Thursday, I went to a pharmacy to get my COVID booster. It was apparently the magic hour to do so because, in the time that I waited for my paperwork to get processed, 20 more people came to stand in line for something.
There were many workers there, and the need simply was very great. Prescriptions, flu shots, etc. – the requests varied, you could tell the staff were all diligently working to meet everyone’s needs, but the situation overall required a bit of patience.
When I went into the room for the shot, the employee apologized for my 30-minute wait. I explained that it wasn’t a big deal; clearly, their dockets were full. Then, we began talking, and she shared that most days, they don’t have time for lunch; they are working 2 – 3 hours longer than they are supposed to, yet they still cannot fill the needs at hand.
“We simply aren’t equipped for this. And on top of that, people are just so angry. They blame us for things that are way beyond our control.”
I explained that I am a pastor, and right or wrong, I sometimes hear why folks are angry (and be the lucky winner to be on the receiving end).
She explained that a customer visited their store a few days prior, determined to pick up a prescription. Unfortunately, it wasn’t there because the customer had never used that store before. They explained that, but the customer was adamant that the prescription was there. This became quite a debate (in the drive-thru), and the customer finally said, “I’m not leaving here until you give me my medicine. You can’t do anything to me, and you cannot make me leave. What’s the worst that can happen? I have some people angry at me?”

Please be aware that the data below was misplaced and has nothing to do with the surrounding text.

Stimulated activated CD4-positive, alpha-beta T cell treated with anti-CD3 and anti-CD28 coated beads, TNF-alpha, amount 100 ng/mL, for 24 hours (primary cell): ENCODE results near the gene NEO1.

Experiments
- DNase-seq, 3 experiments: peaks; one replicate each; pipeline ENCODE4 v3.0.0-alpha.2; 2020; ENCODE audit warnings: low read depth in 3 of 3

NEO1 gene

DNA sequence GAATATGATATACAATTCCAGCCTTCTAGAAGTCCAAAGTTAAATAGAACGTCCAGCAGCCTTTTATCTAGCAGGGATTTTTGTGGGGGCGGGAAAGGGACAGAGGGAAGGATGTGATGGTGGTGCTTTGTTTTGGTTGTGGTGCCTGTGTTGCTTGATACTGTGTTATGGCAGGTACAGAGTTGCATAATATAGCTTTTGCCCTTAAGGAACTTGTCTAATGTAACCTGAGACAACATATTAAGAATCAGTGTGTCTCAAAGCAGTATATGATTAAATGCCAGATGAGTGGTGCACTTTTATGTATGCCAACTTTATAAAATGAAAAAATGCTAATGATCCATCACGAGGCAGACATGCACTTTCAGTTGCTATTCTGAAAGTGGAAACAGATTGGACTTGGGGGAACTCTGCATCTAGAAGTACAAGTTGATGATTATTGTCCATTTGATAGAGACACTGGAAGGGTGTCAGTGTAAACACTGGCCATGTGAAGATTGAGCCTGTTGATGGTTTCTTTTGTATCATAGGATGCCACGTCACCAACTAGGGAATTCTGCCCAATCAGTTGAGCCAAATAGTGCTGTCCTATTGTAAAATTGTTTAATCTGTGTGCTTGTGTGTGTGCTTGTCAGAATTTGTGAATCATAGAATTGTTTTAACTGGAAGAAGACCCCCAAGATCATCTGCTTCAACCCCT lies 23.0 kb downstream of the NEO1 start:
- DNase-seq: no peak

“Ma’am, the worst that can happen is that we will call the police. And then you’ll have to move, or they will assist you in moving, and you’ll move under arrest.”
After some yelling, the lady stormed off.
Today one of the leadership blogs that I read was entitled “How to Unite a Divided People: Leading in an Angry Era.”
We are just angry right now . . . I’d hoped a message series on prayer and connecting to God would offer us some different things to think about and feel other than our frustration and anger.
No doubt you’ll have some errands to run this weekend.
Do them kindly . . . remember, everyone is dealing with their own stuff, and anger never gets us anywhere productive. In fact, what good could happen in our society and world if we took our anger and channeled it into peace? So maybe we give that a shot.